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Updated 22 September 2016

Healthy diet may be key to kids' reading skills

Finnish researchers found that learners' reading skills improved more if they avoided sugary foods and red meat and ate more vegetables, fruit, fish, whole grains and unsaturated fats.

Healthy eating may offer young children an unexpected benefit – it might help them become better readers, a new study suggests.

Food diaries

Researchers in Finland found students' reading skills improved more between first grade and third grade if they didn't eat a lot of sugary foods or red meat, and if their diet consisted mainly of vegetables, berries and other fruits, as well as fish, whole grains and unsaturated fats.

The study included 161 Finnish students. They were between the ages of 6 and 8 (first grade to third grade). The researchers reviewed the children's diets and their reading ability using food diaries and standardised reading tests.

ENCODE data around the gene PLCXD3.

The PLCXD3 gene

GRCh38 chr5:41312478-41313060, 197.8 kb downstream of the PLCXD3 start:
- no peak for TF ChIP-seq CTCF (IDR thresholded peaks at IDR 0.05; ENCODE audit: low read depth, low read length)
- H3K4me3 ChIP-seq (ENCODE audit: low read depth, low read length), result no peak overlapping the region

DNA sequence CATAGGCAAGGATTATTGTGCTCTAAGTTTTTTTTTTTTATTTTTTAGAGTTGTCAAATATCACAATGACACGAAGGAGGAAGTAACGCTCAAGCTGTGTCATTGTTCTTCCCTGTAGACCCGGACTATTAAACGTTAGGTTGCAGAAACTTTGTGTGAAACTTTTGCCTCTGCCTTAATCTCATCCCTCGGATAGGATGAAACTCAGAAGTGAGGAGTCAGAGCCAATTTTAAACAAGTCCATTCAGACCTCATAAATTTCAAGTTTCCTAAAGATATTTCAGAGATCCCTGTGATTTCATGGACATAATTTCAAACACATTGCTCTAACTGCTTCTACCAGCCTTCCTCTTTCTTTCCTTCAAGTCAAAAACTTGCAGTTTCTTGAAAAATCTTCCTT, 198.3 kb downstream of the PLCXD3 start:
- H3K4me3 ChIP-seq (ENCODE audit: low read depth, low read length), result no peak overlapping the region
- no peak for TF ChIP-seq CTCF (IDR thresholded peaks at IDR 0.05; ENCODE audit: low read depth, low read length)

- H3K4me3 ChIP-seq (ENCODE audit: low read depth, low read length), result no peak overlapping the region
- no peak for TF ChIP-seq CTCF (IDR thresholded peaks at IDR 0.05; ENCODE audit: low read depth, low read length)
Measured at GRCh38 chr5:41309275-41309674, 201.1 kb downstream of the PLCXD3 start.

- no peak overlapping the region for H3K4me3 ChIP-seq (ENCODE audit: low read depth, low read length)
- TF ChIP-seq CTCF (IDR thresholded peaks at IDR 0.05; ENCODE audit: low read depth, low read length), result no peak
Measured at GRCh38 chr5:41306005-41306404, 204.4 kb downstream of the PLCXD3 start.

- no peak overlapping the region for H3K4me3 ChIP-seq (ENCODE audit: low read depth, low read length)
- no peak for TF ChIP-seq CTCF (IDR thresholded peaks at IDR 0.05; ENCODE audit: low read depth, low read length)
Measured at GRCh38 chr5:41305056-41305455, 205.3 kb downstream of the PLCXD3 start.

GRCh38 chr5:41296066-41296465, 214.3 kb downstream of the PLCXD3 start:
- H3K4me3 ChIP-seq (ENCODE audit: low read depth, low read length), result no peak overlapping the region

Read: Is your child a picky eater? It could be a sign of depression or anxiety

A healthier diet was associated with better reading skills by third grade, regardless of how well the students could read in first grade, the researchers said.

No cause-and-effect

"Another significant observation is that the associations of diet quality with reading skills were also independent of many confounding factors, such as socioeconomic status, physical activity, body adiposity [fat] and physical fitness," study author Eero Haapala said in a University of Eastern Finland news release. He is a postdoctoral researcher at the University of Eastern Finland and the University of Jyvaskyla.

Read: Health check: is caffeine actually bad for kids?

Does that mean parents of picky eaters should be concerned about their child's reading abilities? Not necessarily. Although this study found an association between the foods young children ate and their reading skills, it didn't prove cause-and-effect.

Still, the study's authors said parents, schools, governments and corporations all have an opportunity to enhance academic performance in schools by making healthy foods more available to children.

The study was published recently in the European Journal of Nutrition.

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